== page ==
[xvi] Marotta, Abjishek, Acquisti, “Online Tracking and Publishers’ Revenues: An Empirical Analysis”, due for publication in June 2019. Professor Acquisti of Heinz College, Carnegie Mellon University, revealed that the results recently at the Chicago Booth School Stigler Centre 2019 Antitrust and Competition Conference.
[xvii] The 70% figure is from The Guardian’s case against a major adtech company in 2017. To gather evidence, The Guardian masqueraded as an advertiser and bought ads on its own website. For every dollar that The Guardian spent as an advertiser, it received only 30c as a publisher. The publisher got 30%, adtech took 70%. This is known as the ad tech tax. The 55% figure is from “The Programmatic Supply Chain: Deconstructing the Anatomy of a Programmatic CPM”, IAB, March 2016.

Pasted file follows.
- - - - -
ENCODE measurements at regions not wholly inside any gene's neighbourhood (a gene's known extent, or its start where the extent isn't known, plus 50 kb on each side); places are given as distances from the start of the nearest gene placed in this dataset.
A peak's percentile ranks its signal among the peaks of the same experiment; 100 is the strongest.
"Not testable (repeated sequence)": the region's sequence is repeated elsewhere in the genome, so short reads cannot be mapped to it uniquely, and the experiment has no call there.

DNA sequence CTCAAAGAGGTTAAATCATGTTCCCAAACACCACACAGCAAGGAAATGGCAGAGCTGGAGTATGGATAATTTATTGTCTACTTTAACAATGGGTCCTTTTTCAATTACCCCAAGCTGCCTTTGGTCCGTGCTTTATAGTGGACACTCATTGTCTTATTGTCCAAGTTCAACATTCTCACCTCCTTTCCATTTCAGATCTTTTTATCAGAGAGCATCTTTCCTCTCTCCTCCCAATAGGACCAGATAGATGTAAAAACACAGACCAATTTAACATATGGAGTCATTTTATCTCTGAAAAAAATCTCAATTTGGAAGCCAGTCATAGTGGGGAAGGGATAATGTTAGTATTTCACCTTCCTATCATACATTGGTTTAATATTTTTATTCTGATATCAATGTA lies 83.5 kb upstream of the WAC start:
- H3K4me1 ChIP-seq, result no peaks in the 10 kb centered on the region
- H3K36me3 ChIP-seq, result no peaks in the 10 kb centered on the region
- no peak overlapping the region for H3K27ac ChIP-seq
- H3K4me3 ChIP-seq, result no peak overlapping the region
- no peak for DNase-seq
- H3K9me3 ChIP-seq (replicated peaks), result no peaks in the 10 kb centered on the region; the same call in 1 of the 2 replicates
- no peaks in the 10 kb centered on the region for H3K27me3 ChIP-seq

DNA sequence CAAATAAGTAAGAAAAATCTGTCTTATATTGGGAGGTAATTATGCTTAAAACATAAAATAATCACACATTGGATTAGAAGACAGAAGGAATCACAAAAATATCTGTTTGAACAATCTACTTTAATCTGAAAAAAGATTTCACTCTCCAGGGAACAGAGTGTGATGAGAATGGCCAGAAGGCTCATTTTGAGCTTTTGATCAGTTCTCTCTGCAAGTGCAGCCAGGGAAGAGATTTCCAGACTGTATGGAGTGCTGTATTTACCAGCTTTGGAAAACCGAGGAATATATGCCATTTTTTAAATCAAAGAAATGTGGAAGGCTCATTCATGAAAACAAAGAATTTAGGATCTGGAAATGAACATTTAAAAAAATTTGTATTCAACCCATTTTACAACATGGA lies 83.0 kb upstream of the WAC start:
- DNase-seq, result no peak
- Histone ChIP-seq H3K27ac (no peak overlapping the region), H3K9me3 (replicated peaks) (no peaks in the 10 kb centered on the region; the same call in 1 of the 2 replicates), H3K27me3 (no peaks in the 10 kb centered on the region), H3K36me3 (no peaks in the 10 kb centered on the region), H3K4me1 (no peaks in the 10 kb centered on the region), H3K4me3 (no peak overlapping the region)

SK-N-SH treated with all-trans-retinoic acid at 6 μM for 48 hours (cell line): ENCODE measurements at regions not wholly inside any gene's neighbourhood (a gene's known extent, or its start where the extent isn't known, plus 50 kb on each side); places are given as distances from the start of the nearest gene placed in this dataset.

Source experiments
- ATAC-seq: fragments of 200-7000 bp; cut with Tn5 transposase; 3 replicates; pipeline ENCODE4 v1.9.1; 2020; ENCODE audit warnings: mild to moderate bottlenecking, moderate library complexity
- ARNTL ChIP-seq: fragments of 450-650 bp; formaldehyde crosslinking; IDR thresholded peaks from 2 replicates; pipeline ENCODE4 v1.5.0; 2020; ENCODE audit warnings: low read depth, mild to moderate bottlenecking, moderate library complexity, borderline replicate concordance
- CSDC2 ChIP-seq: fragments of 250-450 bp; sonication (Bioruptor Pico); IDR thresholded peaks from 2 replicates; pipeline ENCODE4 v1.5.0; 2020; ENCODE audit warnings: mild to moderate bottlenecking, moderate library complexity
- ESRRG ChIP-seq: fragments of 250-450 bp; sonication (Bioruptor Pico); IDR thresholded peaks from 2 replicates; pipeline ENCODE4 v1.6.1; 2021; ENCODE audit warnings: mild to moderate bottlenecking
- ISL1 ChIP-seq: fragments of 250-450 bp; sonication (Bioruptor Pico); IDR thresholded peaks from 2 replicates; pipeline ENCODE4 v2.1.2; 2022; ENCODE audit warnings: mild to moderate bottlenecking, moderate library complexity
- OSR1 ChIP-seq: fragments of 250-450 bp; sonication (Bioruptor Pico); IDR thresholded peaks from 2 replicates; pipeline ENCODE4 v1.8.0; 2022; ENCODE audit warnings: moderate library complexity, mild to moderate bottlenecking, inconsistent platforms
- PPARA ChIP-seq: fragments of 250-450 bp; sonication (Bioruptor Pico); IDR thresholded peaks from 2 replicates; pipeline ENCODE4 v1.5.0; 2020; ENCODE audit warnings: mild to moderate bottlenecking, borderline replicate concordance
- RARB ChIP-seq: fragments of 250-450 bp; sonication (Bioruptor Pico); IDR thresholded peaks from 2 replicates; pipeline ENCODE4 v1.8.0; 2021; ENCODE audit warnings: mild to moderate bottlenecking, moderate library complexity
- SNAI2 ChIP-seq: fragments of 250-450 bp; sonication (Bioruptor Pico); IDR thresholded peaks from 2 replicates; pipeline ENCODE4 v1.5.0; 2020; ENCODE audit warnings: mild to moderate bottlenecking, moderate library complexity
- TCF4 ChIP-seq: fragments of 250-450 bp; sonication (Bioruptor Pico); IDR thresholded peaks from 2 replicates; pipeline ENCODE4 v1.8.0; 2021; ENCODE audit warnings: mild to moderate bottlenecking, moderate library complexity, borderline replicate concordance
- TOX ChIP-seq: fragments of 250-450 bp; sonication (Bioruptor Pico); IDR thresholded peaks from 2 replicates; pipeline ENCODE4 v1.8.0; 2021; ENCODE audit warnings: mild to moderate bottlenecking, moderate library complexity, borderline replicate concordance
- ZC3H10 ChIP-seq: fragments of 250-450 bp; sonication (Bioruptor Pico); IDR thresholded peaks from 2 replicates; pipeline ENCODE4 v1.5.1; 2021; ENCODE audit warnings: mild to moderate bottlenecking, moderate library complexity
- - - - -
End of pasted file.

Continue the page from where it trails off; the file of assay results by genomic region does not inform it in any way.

[xviii] For example, at least $5.8 billion of their spend is stolen by “ad fraud” or “bot fraud” criminals. Other estimates are higher: $50 billion by 2025. See “Compendium of Ad Fraud Knowledge for Media Investors”, World Federation of Advertisers, 2016 (URL: https://www.wfanet.org/app/uploads/2017/04/WFA_Compendium_Of_Ad_Fraud_Knowledge.pdf); see also “2018-2019 Bot baseline: fraud in digital advertising”, Association of National Advertisers (URL: https://www.ana.net/getfile/25093).